Three years ago, following decades of languishing in junk cinema, Sylvester Stallone rebounded with a magnificent, career-best performance reprising his iconic turn as Rocky Balboa in Creed. His loss in Best Supporting Actor, and to the lackluster Mark Rylance of all people, remains for me one of the more heartbreaking Oscar decisions of recent years.
If Creed II does not quite find Stallone reaching Oscar-caliber heights, it does prove the 2015 picture was no fluke - he again turns in one hell of a performance and is matched every step of the way by the brilliant Michael B. Jordan, who too richly deserved recognition for his work in the first film.
Creed II opens on Jordan’s Adonis Creed riding high. He has scored a series of high-profile boxing victories and, more importantly, successfully proposed marriage to girlfriend Bianca (Tessa Thompson). Adonis is torn over Bianca’s desire to begin a new life together in Los Angeles, a move that would bring them closer to his adoptive mother Mary Anne (Phylicia Rashad) but create enormous distance between Adonis and Rocky, who will surely never leave Philadelphia.
While Adonis considers his options, an old foe from Rocky’s past has the young boxer in his sights. Ivan Drago (Dolph Lundgren, reprising his role from Rocky IV), the former Soviet boxer who killed Adonis’ father in the ring and went on to lose to Rocky in a Moscow showdown, is hellbent on getting his son Viktor (Florian Munteanu) into the ring against Adonis. Viktor issues a formal challenge, which Adonis ultimately accepts - despite Rocky’s refusal to support and train him for the match.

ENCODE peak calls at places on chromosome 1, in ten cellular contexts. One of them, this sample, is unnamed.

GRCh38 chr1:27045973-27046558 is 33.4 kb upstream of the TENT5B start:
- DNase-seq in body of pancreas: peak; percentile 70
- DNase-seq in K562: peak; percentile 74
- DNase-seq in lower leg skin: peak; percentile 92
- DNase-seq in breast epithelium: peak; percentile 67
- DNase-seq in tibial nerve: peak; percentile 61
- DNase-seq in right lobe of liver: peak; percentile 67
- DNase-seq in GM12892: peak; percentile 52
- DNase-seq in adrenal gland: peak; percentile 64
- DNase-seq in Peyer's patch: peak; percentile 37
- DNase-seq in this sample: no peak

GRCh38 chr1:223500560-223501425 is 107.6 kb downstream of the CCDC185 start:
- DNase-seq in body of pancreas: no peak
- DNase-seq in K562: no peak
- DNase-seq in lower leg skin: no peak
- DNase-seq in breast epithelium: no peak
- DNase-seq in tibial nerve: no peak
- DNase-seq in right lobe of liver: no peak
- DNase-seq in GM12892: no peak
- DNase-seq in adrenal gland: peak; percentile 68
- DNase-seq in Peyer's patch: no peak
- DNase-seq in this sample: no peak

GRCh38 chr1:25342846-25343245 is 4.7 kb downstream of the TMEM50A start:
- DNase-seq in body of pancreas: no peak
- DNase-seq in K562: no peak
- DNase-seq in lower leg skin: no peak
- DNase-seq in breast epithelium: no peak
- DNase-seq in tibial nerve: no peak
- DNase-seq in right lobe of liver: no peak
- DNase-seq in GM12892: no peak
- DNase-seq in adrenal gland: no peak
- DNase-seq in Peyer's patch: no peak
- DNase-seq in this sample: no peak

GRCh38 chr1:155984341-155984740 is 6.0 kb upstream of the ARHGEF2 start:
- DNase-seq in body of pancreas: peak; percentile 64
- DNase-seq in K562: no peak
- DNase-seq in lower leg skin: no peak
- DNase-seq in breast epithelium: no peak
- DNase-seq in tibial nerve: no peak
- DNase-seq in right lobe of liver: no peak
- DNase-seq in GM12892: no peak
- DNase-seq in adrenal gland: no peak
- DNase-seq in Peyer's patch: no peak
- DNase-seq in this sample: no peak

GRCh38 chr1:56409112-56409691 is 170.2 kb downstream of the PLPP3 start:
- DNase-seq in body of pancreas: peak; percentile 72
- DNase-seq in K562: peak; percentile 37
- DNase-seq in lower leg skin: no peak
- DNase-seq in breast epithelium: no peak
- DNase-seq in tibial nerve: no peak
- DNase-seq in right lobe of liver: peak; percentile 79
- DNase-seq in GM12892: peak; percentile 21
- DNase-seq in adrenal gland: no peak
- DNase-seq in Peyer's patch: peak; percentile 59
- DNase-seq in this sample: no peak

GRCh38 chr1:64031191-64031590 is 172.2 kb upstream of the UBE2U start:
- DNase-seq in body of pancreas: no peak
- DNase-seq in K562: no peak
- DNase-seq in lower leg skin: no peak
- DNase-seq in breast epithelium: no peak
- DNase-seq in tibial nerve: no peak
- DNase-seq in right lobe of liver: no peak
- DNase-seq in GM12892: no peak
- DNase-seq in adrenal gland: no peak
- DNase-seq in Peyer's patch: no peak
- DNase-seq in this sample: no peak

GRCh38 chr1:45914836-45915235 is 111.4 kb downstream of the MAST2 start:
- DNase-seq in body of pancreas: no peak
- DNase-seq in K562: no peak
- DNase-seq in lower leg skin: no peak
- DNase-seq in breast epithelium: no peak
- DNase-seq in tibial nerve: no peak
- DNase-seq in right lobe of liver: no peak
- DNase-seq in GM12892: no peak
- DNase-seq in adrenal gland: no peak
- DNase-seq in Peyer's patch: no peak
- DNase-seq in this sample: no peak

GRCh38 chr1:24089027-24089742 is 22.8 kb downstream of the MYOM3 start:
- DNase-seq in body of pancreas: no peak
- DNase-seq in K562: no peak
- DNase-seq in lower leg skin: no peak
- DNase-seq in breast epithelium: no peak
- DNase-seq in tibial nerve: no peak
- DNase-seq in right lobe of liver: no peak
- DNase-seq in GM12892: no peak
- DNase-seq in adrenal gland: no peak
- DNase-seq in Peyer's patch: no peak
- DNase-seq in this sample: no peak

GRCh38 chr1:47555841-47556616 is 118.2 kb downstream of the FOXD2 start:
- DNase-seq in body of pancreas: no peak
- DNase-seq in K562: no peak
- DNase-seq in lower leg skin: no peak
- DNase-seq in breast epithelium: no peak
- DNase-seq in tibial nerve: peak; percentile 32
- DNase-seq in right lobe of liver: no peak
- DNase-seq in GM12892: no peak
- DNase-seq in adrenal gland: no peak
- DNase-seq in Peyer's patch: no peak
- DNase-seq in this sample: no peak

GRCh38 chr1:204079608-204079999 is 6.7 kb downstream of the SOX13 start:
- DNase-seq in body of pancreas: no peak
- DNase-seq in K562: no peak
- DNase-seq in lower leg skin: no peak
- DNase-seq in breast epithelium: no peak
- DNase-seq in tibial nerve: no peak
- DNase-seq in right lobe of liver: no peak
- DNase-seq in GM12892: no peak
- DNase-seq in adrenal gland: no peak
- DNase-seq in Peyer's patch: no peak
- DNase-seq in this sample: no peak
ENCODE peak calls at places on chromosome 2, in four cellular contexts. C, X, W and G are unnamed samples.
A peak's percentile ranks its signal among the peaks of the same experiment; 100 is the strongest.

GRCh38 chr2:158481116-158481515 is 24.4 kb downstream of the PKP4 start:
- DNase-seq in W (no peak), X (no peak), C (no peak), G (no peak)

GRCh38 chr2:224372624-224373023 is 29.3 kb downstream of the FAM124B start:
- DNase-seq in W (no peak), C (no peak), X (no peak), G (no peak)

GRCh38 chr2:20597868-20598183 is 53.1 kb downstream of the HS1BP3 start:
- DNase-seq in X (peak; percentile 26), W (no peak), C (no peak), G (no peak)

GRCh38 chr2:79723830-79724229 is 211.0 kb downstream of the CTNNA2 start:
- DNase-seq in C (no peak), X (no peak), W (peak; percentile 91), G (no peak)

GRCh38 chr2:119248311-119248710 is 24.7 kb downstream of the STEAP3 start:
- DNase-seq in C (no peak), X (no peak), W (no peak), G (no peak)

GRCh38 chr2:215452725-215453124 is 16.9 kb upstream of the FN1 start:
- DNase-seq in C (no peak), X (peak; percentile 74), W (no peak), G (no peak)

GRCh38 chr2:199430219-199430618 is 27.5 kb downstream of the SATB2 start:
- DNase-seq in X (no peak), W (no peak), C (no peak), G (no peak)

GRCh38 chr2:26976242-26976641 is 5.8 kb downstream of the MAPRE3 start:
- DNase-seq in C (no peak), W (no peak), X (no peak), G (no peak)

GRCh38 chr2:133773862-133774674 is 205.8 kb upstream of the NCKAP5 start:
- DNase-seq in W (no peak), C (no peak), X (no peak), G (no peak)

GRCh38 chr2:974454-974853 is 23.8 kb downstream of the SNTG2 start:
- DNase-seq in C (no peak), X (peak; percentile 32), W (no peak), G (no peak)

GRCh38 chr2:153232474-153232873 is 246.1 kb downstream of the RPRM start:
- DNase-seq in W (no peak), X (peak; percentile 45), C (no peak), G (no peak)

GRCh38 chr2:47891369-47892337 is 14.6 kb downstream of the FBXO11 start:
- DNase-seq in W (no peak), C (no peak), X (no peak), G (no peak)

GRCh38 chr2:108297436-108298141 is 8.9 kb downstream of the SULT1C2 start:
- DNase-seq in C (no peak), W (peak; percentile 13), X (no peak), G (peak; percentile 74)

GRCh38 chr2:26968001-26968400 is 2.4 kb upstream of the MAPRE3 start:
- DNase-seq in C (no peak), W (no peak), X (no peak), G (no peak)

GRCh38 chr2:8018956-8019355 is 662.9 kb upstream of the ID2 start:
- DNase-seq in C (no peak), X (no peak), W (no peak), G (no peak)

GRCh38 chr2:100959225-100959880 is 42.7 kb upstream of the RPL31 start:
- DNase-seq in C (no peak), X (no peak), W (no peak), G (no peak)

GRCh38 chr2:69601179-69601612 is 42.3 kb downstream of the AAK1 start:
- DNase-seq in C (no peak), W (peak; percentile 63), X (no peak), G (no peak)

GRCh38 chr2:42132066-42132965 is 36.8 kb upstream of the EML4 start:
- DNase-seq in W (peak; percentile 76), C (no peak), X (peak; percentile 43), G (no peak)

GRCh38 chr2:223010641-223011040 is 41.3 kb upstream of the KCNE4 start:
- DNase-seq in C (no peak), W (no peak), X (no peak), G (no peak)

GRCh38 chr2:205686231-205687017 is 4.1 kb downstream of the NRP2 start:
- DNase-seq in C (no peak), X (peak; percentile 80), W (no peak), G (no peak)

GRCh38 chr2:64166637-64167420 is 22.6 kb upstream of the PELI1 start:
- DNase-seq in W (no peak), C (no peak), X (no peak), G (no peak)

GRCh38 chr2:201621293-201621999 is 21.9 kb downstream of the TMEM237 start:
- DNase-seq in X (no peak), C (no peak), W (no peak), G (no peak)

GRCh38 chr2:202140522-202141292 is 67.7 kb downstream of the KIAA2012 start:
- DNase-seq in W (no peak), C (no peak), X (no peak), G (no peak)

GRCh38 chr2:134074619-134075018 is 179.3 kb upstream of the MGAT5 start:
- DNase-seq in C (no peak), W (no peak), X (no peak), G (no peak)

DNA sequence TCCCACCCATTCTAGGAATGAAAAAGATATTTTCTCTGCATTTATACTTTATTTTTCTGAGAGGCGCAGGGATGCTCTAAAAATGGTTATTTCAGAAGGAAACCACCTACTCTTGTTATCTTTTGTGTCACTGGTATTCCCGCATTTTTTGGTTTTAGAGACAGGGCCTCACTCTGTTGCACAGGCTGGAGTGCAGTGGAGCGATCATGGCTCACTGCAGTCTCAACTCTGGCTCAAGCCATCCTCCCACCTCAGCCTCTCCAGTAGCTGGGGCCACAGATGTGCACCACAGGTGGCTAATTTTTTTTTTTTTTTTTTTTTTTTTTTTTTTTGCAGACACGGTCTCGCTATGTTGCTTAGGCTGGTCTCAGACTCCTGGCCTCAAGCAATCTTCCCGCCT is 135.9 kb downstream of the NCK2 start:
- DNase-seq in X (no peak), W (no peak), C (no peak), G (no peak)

With Rocky on the sidelines, Adonis and Bianca indeed make the move westward, settling down in a lavish apartment near Mary Anne and preparing for the upcoming fight. When the face-off produces no winner but leaves Adonis riddled with injuries and overwhelmed with melancholy, Rocky agrees to travel to LA to get him back on his feet in preparation for a rematch against the pugnacious Viktor.
Creed II was directed by Steven Caple, Jr., who proves himself a plenty capable filmmaker, albeit not a master at the same level as Ryan Coogler, who so vividly directed the first picture. Likewise, the Sylvester Stallone-Juel Taylor screenplay is a more familiar, less engrossing effort than the writing from the 2015 film - but that’s hardly to say it’s a disappointment. Stallone is deeply invested in not only Rocky and Adonis but also the supporting players, providing Thompson, Rashad and even Lundgren grand opportunities to shine and flex their talents.
For fans of the Rocky franchise, Creed II is a downright must-see that delivers the goods in a fashion far more stirring and satisfying than most entries in the series. If you haven’t yet seen it, go soon - and with as full and ebullient an audience as possible.